The European Investment Bank (EIB) is lending EUR 25 million for the construction of the first phase for Bucharest's new wastewater treatment plant. It is the first installation of its kind in the Romanian Capital and will contribute to the improvement of the water quality of the Dambovita River and subsequently of the Danube. The project will support the further implementation of EU environmental standards in Romania, as the plant will operate in full compliance with respective EU Directives.
The plant - once both phases completed - will be one of the largest wastewater treatment plants in Europe covering almost 2 million citizens of Bucharest whose untreated effluents represent one of the main sources of water pollution of the Danube river basin. It is the biggest environmental project in Romania and it will be located in Glina, Ilfov County, in the southeast of Bucharest.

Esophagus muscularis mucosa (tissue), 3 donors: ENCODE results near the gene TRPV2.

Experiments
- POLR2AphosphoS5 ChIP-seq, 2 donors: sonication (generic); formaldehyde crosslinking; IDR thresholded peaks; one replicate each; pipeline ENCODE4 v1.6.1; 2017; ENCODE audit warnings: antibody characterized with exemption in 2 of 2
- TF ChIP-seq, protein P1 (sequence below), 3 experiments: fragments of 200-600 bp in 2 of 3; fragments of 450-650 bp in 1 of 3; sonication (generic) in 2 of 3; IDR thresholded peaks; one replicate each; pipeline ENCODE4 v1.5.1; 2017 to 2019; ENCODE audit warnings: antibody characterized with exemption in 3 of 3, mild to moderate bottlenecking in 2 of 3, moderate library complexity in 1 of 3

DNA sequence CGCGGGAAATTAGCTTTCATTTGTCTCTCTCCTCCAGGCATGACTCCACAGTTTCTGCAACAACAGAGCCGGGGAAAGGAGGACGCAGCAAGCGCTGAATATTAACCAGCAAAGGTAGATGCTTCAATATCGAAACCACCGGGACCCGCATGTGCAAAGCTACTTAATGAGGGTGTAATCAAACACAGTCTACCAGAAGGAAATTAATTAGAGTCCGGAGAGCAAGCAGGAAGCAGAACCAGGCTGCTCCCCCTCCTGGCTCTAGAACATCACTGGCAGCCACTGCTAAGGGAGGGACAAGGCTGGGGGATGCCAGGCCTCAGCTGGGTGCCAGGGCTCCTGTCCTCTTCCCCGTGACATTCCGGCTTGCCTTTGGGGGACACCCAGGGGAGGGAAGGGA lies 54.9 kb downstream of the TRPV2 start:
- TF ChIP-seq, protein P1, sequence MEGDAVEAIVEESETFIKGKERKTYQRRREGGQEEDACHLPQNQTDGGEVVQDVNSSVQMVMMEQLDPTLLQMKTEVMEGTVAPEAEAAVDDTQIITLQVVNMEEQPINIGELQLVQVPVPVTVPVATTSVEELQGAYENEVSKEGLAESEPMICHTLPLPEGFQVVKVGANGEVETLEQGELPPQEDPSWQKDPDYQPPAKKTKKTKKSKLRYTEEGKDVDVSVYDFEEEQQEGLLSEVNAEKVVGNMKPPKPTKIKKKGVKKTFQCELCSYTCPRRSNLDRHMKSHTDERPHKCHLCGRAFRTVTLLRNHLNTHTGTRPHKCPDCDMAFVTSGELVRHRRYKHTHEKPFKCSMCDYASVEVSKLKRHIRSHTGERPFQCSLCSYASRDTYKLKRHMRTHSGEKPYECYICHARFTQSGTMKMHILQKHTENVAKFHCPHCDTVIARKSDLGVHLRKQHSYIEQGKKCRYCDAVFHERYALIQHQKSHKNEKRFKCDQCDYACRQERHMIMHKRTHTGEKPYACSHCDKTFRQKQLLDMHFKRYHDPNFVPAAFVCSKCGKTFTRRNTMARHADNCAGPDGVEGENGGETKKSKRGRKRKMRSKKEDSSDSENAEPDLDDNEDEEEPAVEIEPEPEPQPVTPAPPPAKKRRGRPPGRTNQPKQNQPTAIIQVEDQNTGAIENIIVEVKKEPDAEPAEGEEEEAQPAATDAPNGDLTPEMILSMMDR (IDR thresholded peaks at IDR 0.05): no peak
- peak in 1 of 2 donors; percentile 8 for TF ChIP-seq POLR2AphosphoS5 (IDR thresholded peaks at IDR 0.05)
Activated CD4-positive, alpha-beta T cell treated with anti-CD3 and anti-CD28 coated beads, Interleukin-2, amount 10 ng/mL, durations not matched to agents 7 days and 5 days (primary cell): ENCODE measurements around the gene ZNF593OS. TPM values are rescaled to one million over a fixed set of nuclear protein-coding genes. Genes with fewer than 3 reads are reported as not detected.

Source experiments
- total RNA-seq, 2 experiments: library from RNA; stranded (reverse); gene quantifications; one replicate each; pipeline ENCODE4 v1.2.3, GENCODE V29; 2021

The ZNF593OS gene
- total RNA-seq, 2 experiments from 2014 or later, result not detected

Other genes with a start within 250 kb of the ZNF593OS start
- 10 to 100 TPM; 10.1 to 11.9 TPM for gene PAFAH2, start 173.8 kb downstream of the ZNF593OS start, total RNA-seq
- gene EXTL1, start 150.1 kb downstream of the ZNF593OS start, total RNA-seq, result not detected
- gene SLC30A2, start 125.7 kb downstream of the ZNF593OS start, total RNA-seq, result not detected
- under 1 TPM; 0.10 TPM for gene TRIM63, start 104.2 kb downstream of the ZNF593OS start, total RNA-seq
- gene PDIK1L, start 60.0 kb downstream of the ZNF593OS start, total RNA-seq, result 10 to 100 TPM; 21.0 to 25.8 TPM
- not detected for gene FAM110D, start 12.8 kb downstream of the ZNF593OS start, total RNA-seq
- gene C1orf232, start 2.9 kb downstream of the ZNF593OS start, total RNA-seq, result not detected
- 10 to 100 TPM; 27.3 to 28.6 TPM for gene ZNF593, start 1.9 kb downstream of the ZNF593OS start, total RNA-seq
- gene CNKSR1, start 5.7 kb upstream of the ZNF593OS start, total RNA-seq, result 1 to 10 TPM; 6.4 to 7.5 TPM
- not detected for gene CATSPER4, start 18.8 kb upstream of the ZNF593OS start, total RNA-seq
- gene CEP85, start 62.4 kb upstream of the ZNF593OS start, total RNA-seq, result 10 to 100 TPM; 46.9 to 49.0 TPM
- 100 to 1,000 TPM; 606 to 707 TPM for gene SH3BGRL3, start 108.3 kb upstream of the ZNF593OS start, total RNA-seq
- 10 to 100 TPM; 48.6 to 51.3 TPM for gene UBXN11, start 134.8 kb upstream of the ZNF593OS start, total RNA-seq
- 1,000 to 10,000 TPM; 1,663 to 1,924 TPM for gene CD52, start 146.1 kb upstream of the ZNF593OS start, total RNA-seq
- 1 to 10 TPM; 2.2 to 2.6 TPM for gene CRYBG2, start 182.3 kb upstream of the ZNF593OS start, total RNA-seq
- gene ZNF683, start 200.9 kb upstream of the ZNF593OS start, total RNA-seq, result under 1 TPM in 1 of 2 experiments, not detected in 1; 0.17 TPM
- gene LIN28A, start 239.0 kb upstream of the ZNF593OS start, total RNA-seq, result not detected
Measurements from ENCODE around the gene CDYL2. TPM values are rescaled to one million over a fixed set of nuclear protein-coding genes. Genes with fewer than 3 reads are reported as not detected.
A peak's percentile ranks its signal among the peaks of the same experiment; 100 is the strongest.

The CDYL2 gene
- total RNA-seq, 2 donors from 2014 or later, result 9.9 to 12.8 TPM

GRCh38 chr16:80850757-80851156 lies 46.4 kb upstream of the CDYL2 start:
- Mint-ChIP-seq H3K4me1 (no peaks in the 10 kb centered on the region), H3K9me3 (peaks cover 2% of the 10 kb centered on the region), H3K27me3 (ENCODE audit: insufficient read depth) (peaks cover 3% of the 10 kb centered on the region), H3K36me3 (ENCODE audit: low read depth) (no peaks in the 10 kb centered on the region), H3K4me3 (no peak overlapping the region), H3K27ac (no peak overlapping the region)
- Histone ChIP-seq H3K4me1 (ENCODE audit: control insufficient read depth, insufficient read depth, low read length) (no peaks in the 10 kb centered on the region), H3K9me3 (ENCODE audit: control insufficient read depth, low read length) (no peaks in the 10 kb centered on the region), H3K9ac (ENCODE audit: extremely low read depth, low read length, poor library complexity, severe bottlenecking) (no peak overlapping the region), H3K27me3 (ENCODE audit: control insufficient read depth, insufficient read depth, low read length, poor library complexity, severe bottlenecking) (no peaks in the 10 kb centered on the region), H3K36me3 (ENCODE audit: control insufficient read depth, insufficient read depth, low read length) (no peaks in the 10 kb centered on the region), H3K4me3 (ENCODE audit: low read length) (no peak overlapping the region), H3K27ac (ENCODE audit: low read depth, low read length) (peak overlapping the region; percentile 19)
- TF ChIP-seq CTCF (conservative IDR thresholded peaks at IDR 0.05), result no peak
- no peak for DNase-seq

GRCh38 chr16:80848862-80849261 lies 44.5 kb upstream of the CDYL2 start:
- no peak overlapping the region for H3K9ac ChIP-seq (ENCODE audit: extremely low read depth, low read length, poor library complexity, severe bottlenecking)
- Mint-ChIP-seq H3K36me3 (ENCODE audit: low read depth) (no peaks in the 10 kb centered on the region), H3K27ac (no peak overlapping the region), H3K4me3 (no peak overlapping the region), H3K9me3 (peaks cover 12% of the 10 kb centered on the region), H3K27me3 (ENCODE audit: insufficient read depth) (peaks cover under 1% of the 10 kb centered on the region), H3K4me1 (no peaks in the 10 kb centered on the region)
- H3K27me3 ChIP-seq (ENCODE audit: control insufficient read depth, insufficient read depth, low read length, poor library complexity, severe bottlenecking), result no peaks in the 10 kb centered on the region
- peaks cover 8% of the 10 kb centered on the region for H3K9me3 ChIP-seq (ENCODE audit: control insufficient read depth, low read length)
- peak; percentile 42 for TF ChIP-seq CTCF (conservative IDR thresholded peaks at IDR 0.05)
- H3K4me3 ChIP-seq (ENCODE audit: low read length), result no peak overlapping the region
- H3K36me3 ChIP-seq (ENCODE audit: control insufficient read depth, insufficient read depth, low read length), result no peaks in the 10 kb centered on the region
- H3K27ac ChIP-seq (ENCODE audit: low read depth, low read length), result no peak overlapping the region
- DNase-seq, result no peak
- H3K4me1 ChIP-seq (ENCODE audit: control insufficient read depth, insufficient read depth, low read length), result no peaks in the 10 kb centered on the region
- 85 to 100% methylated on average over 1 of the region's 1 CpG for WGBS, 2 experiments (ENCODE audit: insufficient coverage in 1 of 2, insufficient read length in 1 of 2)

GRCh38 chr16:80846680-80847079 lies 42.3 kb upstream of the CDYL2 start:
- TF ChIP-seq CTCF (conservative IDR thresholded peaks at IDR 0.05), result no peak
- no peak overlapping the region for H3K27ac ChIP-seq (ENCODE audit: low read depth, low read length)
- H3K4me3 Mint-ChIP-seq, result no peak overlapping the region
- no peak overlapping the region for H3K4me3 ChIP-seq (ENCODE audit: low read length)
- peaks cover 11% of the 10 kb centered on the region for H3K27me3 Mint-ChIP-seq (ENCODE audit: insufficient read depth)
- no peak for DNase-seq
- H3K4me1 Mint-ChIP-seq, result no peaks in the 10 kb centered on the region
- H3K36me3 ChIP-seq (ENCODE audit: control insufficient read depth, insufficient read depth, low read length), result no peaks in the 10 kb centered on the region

The EIB's loan signed today will be contracted by the Ministry of Public Finance that will on-lend the proceeds - to the Municipality of Bucharest. Further funding is provided by the European Union (ISPA grants)and the EBRD. The total cost of the complete plant has been estimated at EUR 266.5 million. The EIB will also contribute to the second phase with a further loan of about EUR 60 million.
The EIB's financing of the project underlines the successful cooperation of the Bank with the Municipality of Bucharest.
Examples of previous projects financed in the Romanian Capital include, school infrastructure rehabilitation, urban renewal projects, modernisation and extension of the city's heating and transport systems as well as the modernisation of metro trains and the rehabilitation of an underground line.
The EIB, the European Union's financing institution, finances sound investments that foster balanced regional development and economic and social cohesion of the Member States as well as of Acceding Counties (Romania and Bulgaria). Since 1990 up to now in Romania the EIB has lent a total of EUR 4.25 billion.
Earlier this year, the EIB has provided a loan of EUR 300 million for repairs of the Romanian road infrastructure damaged by the catastrophic floods. This loan was complementary to the EIB loan of EUR 240 million, which was granted in 2000 for removing flood damages. Another loan of up to EUR 350 million for anti-flood prevention measures is scheduled for signature later this year.